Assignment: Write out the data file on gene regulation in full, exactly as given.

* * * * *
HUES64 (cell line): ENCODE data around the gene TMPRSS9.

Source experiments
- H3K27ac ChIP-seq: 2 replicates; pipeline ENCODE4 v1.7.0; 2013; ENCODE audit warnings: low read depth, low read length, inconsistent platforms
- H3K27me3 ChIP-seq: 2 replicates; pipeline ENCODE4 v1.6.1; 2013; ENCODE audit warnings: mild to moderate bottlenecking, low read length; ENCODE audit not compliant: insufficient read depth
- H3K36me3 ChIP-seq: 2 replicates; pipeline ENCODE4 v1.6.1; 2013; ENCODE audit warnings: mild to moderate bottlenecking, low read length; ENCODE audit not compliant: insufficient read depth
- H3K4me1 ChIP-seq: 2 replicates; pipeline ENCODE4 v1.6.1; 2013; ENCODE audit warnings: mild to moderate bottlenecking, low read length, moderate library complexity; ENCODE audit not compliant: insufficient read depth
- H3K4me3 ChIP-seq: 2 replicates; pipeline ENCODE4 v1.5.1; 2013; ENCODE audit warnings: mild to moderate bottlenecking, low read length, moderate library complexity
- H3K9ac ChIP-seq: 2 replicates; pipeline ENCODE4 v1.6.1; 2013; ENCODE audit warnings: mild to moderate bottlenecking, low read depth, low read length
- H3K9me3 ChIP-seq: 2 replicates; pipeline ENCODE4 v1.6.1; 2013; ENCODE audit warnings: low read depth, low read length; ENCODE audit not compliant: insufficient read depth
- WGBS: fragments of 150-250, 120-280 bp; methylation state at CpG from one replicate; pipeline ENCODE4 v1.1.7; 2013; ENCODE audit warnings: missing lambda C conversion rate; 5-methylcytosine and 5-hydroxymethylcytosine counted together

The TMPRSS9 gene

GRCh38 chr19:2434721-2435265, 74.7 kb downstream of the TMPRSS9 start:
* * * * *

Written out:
HUES64 (cell line): ENCODE data around the gene TMPRSS9.

Source experiments
- H3K27ac ChIP-seq: 2 replicates; pipeline ENCODE4 v1.7.0; 2013; ENCODE audit warnings: low read depth, low read length, inconsistent platforms
- H3K27me3 ChIP-seq: 2 replicates; pipeline ENCODE4 v1.6.1; 2013; ENCODE audit warnings: mild to moderate bottlenecking, low read length; ENCODE audit not compliant: insufficient read depth
- H3K36me3 ChIP-seq: 2 replicates; pipeline ENCODE4 v1.6.1; 2013; ENCODE audit warnings: mild to moderate bottlenecking, low read length; ENCODE audit not compliant: insufficient read depth
- H3K4me1 ChIP-seq: 2 replicates; pipeline ENCODE4 v1.6.1; 2013; ENCODE audit warnings: mild to moderate bottlenecking, low read length, moderate library complexity; ENCODE audit not compliant: insufficient read depth
- H3K4me3 ChIP-seq: 2 replicates; pipeline ENCODE4 v1.5.1; 2013; ENCODE audit warnings: mild to moderate bottlenecking, low read length, moderate library complexity
- H3K9ac ChIP-seq: 2 replicates; pipeline ENCODE4 v1.6.1; 2013; ENCODE audit warnings: mild to moderate bottlenecking, low read depth, low read length
- H3K9me3 ChIP-seq: 2 replicates; pipeline ENCODE4 v1.6.1; 2013; ENCODE audit warnings: low read depth, low read length; ENCODE audit not compliant: insufficient read depth
- WGBS: fragments of 150-250, 120-280 bp; methylation state at CpG from one replicate; pipeline ENCODE4 v1.1.7; 2013; ENCODE audit warnings: missing lambda C conversion rate; 5-methylcytosine and 5-hydroxymethylcytosine counted together

The TMPRSS9 gene

GRCh38 chr19:2434721-2435265, 74.7 kb downstream of the TMPRSS9 start: